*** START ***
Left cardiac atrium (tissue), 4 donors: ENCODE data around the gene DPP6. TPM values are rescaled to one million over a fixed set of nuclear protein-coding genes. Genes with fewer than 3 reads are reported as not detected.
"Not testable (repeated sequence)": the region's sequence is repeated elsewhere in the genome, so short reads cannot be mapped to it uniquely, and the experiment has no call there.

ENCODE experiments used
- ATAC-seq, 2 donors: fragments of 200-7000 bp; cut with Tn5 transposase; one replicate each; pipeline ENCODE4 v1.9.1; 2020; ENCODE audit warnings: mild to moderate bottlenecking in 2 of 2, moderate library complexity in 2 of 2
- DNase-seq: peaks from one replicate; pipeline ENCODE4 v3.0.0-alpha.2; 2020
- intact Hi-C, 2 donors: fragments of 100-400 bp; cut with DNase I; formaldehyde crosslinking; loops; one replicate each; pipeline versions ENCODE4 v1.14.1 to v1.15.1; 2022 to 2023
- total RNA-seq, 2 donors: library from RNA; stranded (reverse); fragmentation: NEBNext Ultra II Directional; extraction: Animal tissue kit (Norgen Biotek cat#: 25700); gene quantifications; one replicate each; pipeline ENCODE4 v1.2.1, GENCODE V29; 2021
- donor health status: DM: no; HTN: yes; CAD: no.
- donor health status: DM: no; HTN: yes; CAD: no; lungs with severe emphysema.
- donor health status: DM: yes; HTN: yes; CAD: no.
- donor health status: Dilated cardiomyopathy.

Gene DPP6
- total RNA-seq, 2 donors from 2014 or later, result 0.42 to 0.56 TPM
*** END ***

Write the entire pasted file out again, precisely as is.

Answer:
Left cardiac atrium (tissue), 4 donors: ENCODE data around the gene DPP6. TPM values are rescaled to one million over a fixed set of nuclear protein-coding genes. Genes with fewer than 3 reads are reported as not detected.
"Not testable (repeated sequence)": the region's sequence is repeated elsewhere in the genome, so short reads cannot be mapped to it uniquely, and the experiment has no call there.

ENCODE experiments used
- ATAC-seq, 2 donors: fragments of 200-7000 bp; cut with Tn5 transposase; one replicate each; pipeline ENCODE4 v1.9.1; 2020; ENCODE audit warnings: mild to moderate bottlenecking in 2 of 2, moderate library complexity in 2 of 2
- DNase-seq: peaks from one replicate; pipeline ENCODE4 v3.0.0-alpha.2; 2020
- intact Hi-C, 2 donors: fragments of 100-400 bp; cut with DNase I; formaldehyde crosslinking; loops; one replicate each; pipeline versions ENCODE4 v1.14.1 to v1.15.1; 2022 to 2023
- total RNA-seq, 2 donors: library from RNA; stranded (reverse); fragmentation: NEBNext Ultra II Directional; extraction: Animal tissue kit (Norgen Biotek cat#: 25700); gene quantifications; one replicate each; pipeline ENCODE4 v1.2.1, GENCODE V29; 2021
- donor health status: DM: no; HTN: yes; CAD: no.
- donor health status: DM: no; HTN: yes; CAD: no; lungs with severe emphysema.
- donor health status: DM: yes; HTN: yes; CAD: no.
- donor health status: Dilated cardiomyopathy.

Gene DPP6
- total RNA-seq, 2 donors from 2014 or later, result 0.42 to 0.56 TPM